In the final installment of Larry Irving’s Title II discussion, he talks about the role he believes Congress should play in preserving the open Internet, and whether Congress should seek a bi-partisan compromise on net neutrality.
Our Co-Chairman Larry Irving has recorded a series of videos for our Let’s Get Nerdy series on net neutrality, Title II, and the potential for Congressional action. Here, he talks about the approach to tech policy during his time with the Clinton Administration, and whether there are lessons from then that should be applied today.
In this bonus edition of Let’s Get Nerdy, our Co-Chairman Bruce Mehlman breaks down how the business special access marketplace has changed since the 1990s, and discusses whether FCC special access rules are still necessary.
A new paper from Anna-Maria Kovacs, Ph.D., CFA published by the Georgetown Center for Business and Public Policy makes a convincing case that the FCC can save hundreds of millions of taxpayer dollars as it reboots Lifeline for the broadband age.
The full paper, “Regulation in Financial Translation: Rebooting Lifeline for Broadband,” is available for download, but here are some highlights:
The FCC’s FNPRM states that the FCC seeks to make the program more efficient by “targeting support to those low-income consumers who really need it while at the same time shifting the burden of determining consumer eligibility for Lifeline support from the provider. We further see to leverage efficiencies from other existing federal programs and expand our outreach efforts.” An effective way to accomplish this goal is to link Lifeline to SNAP [Supplemental Nutrition Assistance Program] for eligibility verification and enrollment.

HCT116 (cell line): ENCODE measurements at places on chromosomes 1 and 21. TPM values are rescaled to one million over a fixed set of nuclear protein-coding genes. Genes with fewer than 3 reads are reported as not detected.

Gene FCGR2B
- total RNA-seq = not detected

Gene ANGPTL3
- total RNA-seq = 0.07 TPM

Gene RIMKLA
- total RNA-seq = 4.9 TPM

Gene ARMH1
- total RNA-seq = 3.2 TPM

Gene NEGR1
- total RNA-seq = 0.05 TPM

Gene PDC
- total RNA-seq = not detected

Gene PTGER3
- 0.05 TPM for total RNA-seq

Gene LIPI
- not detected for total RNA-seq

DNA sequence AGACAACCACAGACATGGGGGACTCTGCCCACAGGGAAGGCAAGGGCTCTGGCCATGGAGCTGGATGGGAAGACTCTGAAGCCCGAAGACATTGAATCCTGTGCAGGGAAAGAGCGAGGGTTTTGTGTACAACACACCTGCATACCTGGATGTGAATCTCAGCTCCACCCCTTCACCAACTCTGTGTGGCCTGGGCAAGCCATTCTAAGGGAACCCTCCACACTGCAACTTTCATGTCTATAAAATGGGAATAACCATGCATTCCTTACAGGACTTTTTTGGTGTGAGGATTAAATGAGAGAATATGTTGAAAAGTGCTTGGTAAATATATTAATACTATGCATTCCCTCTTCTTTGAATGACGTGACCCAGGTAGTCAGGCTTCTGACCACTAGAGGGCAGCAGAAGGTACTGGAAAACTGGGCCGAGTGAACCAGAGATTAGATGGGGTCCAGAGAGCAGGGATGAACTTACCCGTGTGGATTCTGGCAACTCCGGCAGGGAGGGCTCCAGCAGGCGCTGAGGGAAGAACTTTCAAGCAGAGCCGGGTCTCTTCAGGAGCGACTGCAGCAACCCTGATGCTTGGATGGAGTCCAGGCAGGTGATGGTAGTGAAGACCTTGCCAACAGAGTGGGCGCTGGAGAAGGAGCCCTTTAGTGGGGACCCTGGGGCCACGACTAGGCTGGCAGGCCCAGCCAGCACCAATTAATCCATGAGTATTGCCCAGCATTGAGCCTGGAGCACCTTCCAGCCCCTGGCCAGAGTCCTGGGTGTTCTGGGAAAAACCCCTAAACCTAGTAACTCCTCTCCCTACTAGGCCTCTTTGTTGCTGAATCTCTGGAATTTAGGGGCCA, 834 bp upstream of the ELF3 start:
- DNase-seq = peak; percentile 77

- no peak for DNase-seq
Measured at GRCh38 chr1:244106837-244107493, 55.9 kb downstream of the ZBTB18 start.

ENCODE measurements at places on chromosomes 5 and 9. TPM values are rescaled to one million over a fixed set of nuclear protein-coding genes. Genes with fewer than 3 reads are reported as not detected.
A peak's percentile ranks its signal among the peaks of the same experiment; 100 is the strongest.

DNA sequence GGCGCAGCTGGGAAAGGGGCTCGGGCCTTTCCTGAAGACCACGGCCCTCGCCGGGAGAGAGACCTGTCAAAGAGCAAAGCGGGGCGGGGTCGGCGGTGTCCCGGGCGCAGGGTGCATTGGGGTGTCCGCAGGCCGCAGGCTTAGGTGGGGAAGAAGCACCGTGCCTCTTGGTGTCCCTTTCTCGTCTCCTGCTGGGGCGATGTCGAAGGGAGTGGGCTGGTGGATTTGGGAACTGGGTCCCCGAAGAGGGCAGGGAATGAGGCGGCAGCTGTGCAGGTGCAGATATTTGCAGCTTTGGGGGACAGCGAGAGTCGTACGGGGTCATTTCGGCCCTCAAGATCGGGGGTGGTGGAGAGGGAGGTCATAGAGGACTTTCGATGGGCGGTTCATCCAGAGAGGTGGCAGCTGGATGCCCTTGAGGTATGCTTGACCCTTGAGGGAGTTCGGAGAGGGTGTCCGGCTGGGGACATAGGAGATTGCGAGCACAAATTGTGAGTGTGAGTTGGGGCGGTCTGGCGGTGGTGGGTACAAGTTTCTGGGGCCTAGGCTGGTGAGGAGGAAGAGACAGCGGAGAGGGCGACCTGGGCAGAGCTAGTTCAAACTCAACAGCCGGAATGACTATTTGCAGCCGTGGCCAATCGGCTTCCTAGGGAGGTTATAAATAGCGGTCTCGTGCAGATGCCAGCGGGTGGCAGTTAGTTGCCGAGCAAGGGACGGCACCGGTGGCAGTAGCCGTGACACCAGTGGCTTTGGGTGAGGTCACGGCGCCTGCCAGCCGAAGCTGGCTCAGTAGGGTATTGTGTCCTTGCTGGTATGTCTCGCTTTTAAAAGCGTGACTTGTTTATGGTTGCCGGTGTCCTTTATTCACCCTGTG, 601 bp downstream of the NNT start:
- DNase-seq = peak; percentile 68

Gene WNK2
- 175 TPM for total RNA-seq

As Kovacs points out in the paper, reducing waste, fraud and abuse of the Lifeline program is important. But just as important is ensuring those reduction efforts aren’t duplicative. Again, from the report:
As the FCC’s FNPRM indicates, the job of verifying that households have low-income is already being verified by other federal agencies. Most notably, the USDA verifies the eligibility of those households that quality for SNAP. SNAP not only enrolls those households whose low income qualifies them, but de-enrolls them if their income rises. In other words, SNAP already does the job the FCC duplicates at a cost of roughly $600 million. Thus, the first argument for relying on SNAP for eligibility verification is that doing so would save roughly $600 million in wasted administrative efforts.
$600 million is obviously a lot of savings. But as Kovacs goes on to note, the benefits of linking Lifeline to SNAP go beyond the monetary because: